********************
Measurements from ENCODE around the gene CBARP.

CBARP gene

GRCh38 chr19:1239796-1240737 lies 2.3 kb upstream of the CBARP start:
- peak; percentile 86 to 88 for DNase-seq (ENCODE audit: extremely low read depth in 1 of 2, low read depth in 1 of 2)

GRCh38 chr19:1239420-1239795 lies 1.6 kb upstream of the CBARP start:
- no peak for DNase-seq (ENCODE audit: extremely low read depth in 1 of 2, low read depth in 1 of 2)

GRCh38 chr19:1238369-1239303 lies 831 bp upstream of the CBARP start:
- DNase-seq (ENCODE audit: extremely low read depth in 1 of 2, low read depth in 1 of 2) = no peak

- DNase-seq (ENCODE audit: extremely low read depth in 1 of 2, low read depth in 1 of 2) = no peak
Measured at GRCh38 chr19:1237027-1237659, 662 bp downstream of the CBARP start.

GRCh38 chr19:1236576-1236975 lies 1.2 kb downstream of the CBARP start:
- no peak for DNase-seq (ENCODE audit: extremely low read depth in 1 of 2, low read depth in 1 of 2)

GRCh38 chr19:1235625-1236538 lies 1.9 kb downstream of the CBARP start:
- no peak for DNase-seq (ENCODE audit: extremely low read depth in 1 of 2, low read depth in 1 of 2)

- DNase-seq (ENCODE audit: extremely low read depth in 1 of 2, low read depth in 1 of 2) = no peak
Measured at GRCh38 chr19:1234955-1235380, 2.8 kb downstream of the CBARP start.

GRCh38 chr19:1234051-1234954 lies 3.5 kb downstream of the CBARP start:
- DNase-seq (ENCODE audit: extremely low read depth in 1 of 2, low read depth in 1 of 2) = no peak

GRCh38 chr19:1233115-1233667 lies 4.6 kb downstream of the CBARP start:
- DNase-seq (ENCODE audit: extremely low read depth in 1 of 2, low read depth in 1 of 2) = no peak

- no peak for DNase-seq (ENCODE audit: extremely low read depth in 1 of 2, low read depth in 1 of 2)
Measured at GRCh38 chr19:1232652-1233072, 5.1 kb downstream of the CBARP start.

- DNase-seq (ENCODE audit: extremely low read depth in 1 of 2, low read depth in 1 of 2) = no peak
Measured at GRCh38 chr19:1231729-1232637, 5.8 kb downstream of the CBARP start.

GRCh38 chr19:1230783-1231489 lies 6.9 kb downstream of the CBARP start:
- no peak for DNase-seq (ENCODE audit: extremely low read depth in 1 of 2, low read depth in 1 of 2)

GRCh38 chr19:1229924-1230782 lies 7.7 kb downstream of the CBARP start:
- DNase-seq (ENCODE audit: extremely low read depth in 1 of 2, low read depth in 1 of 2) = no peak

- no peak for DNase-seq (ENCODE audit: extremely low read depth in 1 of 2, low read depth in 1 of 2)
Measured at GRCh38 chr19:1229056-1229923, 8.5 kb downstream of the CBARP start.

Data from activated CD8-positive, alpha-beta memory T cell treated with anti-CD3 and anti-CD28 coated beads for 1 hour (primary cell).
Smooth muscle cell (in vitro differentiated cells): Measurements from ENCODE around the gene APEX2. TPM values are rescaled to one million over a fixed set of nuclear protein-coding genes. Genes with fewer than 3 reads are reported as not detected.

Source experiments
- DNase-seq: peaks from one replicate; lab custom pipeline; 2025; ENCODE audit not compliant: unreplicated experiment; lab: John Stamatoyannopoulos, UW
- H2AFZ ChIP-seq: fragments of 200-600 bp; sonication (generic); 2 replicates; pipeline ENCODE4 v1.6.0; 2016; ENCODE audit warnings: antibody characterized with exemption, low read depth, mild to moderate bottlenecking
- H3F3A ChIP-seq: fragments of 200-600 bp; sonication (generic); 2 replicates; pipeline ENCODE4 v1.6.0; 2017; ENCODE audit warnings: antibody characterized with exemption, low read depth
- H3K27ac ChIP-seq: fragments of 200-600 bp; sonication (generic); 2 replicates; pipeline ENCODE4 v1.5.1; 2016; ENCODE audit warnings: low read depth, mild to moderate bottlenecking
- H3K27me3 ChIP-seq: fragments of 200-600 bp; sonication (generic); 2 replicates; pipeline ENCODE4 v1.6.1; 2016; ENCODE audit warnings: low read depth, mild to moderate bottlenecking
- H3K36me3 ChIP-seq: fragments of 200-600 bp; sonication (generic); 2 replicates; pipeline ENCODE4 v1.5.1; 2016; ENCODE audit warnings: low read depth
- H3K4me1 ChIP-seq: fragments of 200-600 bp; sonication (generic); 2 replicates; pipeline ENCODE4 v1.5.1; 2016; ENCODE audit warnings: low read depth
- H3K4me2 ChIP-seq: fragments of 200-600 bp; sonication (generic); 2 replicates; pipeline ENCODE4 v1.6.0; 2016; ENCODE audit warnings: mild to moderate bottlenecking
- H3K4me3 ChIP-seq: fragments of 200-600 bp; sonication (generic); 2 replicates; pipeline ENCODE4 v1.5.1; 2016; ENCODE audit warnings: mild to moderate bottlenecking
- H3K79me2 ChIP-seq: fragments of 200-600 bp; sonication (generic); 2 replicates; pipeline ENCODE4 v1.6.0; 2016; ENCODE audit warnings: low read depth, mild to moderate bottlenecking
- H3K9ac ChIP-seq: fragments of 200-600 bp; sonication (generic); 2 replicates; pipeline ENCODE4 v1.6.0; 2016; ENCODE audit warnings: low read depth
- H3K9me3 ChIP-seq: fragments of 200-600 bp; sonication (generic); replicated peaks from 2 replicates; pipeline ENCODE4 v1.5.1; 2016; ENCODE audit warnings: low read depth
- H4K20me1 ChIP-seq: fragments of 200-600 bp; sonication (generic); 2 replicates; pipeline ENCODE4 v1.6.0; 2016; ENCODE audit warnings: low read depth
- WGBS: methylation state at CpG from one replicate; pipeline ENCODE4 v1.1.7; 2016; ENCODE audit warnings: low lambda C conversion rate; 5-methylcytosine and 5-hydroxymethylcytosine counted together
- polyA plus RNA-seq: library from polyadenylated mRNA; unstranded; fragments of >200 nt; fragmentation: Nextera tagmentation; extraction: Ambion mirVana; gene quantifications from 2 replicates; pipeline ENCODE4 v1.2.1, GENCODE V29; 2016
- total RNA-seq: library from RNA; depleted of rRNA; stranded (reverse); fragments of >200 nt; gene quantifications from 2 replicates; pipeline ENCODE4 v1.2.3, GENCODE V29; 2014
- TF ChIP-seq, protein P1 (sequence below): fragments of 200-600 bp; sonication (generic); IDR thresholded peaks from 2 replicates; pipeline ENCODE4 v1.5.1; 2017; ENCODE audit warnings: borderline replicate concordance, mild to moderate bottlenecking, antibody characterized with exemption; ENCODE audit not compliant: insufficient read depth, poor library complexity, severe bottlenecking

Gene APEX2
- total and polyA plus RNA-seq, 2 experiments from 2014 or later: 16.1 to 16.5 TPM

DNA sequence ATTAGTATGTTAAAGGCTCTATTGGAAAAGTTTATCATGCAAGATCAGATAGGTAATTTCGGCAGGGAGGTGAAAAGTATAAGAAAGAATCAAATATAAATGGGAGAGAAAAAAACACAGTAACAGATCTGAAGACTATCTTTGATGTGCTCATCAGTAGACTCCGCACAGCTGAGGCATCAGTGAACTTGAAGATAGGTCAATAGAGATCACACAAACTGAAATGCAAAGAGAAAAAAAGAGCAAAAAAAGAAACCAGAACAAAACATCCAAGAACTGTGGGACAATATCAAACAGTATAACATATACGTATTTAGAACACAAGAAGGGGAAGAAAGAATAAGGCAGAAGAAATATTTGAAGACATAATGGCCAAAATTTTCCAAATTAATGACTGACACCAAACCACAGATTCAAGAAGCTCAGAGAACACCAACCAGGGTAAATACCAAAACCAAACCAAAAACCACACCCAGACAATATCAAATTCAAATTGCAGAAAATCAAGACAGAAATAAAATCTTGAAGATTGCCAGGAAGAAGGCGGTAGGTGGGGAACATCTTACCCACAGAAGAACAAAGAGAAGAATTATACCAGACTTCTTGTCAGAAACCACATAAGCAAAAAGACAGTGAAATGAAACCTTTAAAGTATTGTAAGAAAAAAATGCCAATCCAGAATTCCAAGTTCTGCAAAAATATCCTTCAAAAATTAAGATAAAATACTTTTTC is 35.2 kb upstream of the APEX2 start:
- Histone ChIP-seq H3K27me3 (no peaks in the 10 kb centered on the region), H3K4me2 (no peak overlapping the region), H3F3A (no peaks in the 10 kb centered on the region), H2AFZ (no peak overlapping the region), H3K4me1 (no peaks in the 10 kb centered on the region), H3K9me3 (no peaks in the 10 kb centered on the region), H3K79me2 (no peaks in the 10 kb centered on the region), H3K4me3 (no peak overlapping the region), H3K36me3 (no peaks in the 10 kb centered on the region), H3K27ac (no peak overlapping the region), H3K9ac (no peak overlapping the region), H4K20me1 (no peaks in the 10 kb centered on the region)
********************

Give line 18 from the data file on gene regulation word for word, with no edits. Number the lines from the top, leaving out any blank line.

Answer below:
- DNase-seq (ENCODE audit: extremely low read depth in 1 of 2, low read depth in 1 of 2) = no peak